S&W stock kicking Ruger's butt


Ohen Cepel
May 5, 2005, 03:18 PM
Just looked at the 2 since I would like to invest in things I know a little bit about.

RGR has been going down for a long time and has a very low rating (3).
SWB is doing rather well, climbing up for a long time and has a rating of (8).

Both seem to be doing well. Smith obviously wasn't affected much by the change of ownership (looked at 10 year chart) or the foolish agreement with clinton.

More trying to figure out why Ruger isn't doing better. I would have thought the small gov't contract they got would have given them a bump at least.

Any idea why Ruger's stock isn't doing that well?

Does anyone know the easiest way to buy either stock directly so it'll be listed in my name? I know it's not as practical but would like to be able to vote on issues and have my say, what little it's worth :)

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Old Fuff
May 5, 2005, 04:09 PM
Look into the financial statements of both companies. You will find that Sturm-Ruger has substantial assets and no, or next to no, debt, which for a firearms company is unusual. In addition, Ruger is much more diversified with a wide range of products besides firearms. S&W is doing better then they were with much wiser management, but they have all of their eggs in one basket.

May 5, 2005, 04:11 PM
Ownership of Ruger stock requires a patient investing style.

Historically (last time I looked) the price bounced around between 7 and 9 dollars (I was surprised at the $3 dollar low you quoted). There's not a whole lot of shares out there to buy (relatively speaking). If the price is down around $3 it means there's been a bunch of selling - Usually that's bad but not always. The family may just be trying to raise cash or something. You'd have to look and see (if Ruger is a Valueline tracked stock you can find out real quick at your local library)

Folks that buy Ruger stock mostly buy it for the dividend the company pays but and this is a big but the way the dividends get paid is way out of norm for most dividend paying companies (which outside of the financial and utilities stocks are still pretty uncommon - though that seems to be changing).

What makes Ruger stock wierd is the way they pay dividends. To make a long story short basically you have to be the owner of record for 3 years to collect a dividend (which is usually quite a healthy number compared to most dividend paying stocks). Once you get past the 3 year mark you collect dividends every year for the declaration date 3 years prior. If there's any other companies that pay dividends like that I'm not aware of them and I've been in the Stock Market as an investor for the better part of the last 30 years.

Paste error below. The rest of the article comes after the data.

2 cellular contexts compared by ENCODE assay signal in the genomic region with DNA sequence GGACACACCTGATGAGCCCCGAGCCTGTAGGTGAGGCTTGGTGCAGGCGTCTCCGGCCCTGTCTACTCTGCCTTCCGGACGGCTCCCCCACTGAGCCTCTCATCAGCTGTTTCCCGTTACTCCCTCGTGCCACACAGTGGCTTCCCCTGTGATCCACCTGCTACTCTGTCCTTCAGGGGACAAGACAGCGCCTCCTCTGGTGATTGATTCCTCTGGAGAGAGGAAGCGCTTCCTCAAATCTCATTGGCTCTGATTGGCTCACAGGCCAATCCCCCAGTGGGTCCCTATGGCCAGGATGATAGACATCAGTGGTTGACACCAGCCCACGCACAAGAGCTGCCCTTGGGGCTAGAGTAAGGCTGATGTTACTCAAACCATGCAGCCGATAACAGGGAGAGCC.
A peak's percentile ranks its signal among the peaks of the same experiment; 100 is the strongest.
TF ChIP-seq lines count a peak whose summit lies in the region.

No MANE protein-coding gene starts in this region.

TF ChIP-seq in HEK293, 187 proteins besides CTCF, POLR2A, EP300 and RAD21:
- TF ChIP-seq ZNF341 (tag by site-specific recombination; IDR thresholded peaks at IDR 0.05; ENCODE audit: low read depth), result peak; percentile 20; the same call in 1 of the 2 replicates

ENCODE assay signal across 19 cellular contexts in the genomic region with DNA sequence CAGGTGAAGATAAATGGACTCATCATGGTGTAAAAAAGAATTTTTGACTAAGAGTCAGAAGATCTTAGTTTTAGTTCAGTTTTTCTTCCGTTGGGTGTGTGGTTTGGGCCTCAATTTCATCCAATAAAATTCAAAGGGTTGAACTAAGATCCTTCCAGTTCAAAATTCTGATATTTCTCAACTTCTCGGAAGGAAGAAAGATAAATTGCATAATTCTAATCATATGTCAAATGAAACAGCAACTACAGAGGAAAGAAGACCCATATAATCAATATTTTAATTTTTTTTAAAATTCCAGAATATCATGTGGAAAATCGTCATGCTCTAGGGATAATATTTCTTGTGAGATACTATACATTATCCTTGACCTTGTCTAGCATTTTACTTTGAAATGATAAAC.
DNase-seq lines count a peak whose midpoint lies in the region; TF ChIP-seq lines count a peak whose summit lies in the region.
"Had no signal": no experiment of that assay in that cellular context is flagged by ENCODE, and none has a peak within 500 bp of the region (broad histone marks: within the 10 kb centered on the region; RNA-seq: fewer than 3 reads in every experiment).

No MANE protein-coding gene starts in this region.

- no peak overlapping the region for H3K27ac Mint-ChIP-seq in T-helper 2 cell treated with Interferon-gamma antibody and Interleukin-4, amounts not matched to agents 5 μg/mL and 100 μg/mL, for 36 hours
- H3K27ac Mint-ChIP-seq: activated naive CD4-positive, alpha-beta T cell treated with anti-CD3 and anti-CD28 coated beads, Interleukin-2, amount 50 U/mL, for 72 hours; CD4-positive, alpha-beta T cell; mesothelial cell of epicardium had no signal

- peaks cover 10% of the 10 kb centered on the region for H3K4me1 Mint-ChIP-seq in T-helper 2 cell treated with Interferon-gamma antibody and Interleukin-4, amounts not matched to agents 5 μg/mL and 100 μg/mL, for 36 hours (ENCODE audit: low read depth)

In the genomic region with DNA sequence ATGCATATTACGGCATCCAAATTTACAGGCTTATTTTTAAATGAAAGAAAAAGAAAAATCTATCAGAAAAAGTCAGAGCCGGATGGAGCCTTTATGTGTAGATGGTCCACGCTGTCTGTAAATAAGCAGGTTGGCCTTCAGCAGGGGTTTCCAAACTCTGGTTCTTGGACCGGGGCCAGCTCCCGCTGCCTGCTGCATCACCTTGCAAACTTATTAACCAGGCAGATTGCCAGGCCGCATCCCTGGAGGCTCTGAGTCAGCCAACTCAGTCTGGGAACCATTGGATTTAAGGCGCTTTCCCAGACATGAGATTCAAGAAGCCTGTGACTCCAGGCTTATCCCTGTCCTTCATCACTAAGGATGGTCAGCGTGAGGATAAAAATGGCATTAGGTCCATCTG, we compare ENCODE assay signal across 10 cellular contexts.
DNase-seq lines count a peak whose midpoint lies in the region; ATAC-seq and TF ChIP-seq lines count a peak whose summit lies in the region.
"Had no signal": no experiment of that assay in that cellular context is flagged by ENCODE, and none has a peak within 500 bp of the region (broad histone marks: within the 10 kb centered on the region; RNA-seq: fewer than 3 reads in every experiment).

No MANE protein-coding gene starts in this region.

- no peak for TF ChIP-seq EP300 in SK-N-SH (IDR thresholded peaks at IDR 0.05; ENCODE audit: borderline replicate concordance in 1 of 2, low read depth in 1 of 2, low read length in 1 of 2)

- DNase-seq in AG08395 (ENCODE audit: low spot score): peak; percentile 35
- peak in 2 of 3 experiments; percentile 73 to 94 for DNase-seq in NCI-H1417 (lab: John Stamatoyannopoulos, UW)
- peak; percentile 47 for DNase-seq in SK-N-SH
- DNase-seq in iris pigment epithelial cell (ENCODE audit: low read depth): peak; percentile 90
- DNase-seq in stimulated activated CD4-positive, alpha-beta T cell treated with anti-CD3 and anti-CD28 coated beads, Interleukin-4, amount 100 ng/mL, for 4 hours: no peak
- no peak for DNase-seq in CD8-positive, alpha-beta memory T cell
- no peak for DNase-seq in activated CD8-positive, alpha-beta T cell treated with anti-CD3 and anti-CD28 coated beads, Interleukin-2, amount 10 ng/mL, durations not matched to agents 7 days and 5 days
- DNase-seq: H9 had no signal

That said if Ruger is selling for $3 bucks a share and you've got the patience to hold on to 'em, aren't terribly risk averse and the money to buy 5000 or so shares and keep adding to it Ruger stock may be worth a more in depth look. Ruger is a fairly strong company with a decent market share in it's market and a healthy income and balance sheet. IMO it'll be around a long time and as long as they keep paying the healthy dividends they do are a fairly safe investment.

The only down side/risk to owning Ruger Stock is that the last time I looked (it's been awhile) the family still owned a pretty healthy share of the company. This is bad because historicaly eventually family owned companies get sold off by the family and often the new owners don't have a clue how to run their newly acquired business.

NOTE:I'm not hawking Ruger stock. Trading in the market if you don't know what the hell you're doing is always risky. Hell - it's risky if you do know what you're doing. That said - if my personal style wasn't short term speculative but was long term income I wouldn't hesitate to recommend Ruger stock (at least after I found out what caused that $3 low).

May 5, 2005, 04:38 PM
Ruger cut the dividend last year, from $.20 per share per quarter, to $.10. The share price has dropped roughly in half since then. As far as I recall, I started getting the dividend the quarter after I bought the stock. Maybe because I bought it through Ameritrade instead of directly from Ruger? I only have 10 shares.... ;)

I think the '3' that was mentioned is not the share price, it's a rating out of 10.
52-Week High 12.60 (05/26/04) 52-Week Low 6.41 (04/22/05)
Closed today at 6.77, giving an annual dividend yield of about 5.9%

May 5, 2005, 05:06 PM
another part of the rgr problem is their debt... they have none which is not really a good thing. debt is cheaper than equity (tax breaks and such).

the fairly new ceo was evidently not the choice the market wanted, which i'm sure has something to do w/ its price of $6-7/sh.

the company cut dividends - never a good thing to do. sends a signal to the market that you're in trouble - whether or not that is true.

the company's dividend policy of $.10/share nets a return that is below what the market aggregates...

May 5, 2005, 06:15 PM
I'm diversified, I own some of each :neener:


May 5, 2005, 06:29 PM
Yeah, me too. Not to mention Springfield, Bushmaster, Walther, Remington, Mossberg - oh, wait, were you talking about stock, or guns? ;)

May 5, 2005, 07:48 PM
Funny, I just bought a whopping 150 shares of Smith and Wessson the other day.

Ohen Cepel
May 6, 2005, 01:28 PM
Thanks for the input all.

The 3 and 8 numbers were ratings out of 10 given by a stock research company.

Smith is still selling for much less than Ruger. Have to talk it over with the wife now :D

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